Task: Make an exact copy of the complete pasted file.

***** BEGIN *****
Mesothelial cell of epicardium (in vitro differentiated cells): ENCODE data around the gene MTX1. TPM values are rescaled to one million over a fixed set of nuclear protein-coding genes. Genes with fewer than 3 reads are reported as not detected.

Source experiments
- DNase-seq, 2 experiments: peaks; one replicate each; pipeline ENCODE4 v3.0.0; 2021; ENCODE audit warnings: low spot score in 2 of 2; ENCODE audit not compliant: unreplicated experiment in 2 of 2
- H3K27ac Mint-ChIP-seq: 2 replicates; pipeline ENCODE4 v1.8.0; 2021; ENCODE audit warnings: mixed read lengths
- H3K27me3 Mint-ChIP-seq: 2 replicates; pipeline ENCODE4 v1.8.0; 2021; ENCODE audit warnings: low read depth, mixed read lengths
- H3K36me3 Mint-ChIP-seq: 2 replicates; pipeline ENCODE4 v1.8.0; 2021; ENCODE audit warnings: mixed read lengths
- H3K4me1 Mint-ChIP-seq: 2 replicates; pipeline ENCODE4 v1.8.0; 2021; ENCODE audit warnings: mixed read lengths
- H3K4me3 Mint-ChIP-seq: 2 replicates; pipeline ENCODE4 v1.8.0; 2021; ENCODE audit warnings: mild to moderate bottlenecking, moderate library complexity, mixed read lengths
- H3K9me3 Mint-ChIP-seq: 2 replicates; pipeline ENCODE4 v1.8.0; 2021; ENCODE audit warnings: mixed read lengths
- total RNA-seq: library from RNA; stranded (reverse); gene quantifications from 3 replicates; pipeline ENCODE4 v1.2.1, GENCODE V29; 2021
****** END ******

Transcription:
Mesothelial cell of epicardium (in vitro differentiated cells): ENCODE data around the gene MTX1. TPM values are rescaled to one million over a fixed set of nuclear protein-coding genes. Genes with fewer than 3 reads are reported as not detected.

Source experiments
- DNase-seq, 2 experiments: peaks; one replicate each; pipeline ENCODE4 v3.0.0; 2021; ENCODE audit warnings: low spot score in 2 of 2; ENCODE audit not compliant: unreplicated experiment in 2 of 2
- H3K27ac Mint-ChIP-seq: 2 replicates; pipeline ENCODE4 v1.8.0; 2021; ENCODE audit warnings: mixed read lengths
- H3K27me3 Mint-ChIP-seq: 2 replicates; pipeline ENCODE4 v1.8.0; 2021; ENCODE audit warnings: low read depth, mixed read lengths
- H3K36me3 Mint-ChIP-seq: 2 replicates; pipeline ENCODE4 v1.8.0; 2021; ENCODE audit warnings: mixed read lengths
- H3K4me1 Mint-ChIP-seq: 2 replicates; pipeline ENCODE4 v1.8.0; 2021; ENCODE audit warnings: mixed read lengths
- H3K4me3 Mint-ChIP-seq: 2 replicates; pipeline ENCODE4 v1.8.0; 2021; ENCODE audit warnings: mild to moderate bottlenecking, moderate library complexity, mixed read lengths
- H3K9me3 Mint-ChIP-seq: 2 replicates; pipeline ENCODE4 v1.8.0; 2021; ENCODE audit warnings: mixed read lengths
- total RNA-seq: library from RNA; stranded (reverse); gene quantifications from 3 replicates; pipeline ENCODE4 v1.2.1, GENCODE V29; 2021